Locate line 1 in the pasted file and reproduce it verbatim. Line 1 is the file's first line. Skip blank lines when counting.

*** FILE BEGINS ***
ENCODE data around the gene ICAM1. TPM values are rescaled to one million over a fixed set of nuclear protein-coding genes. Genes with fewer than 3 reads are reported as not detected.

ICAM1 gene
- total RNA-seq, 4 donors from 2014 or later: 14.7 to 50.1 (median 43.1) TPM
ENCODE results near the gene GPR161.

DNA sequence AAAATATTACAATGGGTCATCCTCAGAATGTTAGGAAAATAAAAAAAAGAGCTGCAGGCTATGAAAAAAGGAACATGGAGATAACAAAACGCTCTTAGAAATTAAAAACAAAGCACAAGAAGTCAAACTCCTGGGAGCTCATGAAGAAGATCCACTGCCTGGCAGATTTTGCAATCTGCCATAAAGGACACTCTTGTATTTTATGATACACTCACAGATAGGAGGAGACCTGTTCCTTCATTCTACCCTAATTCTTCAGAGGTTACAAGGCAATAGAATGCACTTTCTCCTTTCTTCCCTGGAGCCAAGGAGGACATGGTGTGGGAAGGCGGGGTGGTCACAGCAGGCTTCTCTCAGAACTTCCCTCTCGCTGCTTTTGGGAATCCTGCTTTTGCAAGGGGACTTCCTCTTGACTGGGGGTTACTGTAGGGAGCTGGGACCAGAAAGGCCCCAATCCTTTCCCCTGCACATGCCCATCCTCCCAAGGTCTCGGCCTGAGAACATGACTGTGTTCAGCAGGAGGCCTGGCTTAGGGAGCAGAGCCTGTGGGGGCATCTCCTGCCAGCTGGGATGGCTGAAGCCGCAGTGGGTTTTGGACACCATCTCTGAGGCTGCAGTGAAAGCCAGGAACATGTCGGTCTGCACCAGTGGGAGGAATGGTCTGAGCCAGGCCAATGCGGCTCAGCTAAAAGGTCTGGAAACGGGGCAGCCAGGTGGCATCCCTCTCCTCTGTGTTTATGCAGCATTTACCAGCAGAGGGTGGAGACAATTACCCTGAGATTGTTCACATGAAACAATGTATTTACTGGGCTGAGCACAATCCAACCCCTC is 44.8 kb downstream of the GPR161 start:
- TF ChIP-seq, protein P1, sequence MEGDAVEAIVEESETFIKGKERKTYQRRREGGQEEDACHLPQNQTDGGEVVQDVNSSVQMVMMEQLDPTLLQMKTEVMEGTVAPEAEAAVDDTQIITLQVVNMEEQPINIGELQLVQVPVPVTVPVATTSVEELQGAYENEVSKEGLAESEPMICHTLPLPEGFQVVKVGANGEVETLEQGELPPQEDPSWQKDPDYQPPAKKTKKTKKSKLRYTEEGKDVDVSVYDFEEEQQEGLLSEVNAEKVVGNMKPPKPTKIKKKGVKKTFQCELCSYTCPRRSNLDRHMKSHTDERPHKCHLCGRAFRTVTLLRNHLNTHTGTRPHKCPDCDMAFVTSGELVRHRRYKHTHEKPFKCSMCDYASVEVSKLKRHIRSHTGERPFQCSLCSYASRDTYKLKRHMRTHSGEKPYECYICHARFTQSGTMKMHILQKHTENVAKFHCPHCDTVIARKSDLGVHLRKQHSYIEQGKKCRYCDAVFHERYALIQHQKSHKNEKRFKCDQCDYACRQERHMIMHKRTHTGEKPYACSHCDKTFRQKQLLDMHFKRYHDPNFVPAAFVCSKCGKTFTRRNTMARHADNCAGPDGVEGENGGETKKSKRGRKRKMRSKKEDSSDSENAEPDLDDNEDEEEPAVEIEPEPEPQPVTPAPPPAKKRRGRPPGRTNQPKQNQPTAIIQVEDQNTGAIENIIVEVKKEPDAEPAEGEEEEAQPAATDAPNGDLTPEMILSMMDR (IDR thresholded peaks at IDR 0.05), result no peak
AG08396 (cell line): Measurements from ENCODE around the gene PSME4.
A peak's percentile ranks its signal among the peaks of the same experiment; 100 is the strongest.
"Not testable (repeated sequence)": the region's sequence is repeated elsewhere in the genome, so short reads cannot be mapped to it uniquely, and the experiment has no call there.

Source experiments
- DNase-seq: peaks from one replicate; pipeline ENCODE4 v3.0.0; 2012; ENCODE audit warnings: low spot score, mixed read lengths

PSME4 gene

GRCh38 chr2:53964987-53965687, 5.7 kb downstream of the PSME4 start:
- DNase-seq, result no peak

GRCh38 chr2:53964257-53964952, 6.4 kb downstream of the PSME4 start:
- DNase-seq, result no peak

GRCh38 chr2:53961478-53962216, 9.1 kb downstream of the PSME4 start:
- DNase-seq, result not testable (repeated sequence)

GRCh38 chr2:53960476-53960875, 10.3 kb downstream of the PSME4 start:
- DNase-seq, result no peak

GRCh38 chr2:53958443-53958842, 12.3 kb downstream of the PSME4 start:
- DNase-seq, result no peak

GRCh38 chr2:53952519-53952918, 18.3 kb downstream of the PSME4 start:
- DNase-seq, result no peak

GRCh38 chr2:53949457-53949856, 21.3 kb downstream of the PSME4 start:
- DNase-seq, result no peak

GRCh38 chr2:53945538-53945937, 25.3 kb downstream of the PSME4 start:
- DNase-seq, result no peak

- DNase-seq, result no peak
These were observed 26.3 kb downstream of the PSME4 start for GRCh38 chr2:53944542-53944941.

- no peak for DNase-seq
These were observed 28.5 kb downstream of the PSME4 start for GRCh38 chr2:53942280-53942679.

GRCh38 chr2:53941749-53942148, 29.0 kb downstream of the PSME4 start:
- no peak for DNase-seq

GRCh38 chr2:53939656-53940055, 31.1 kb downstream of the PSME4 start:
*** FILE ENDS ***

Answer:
ENCODE data around the gene ICAM1. TPM values are rescaled to one million over a fixed set of nuclear protein-coding genes. Genes with fewer than 3 reads are reported as not detected.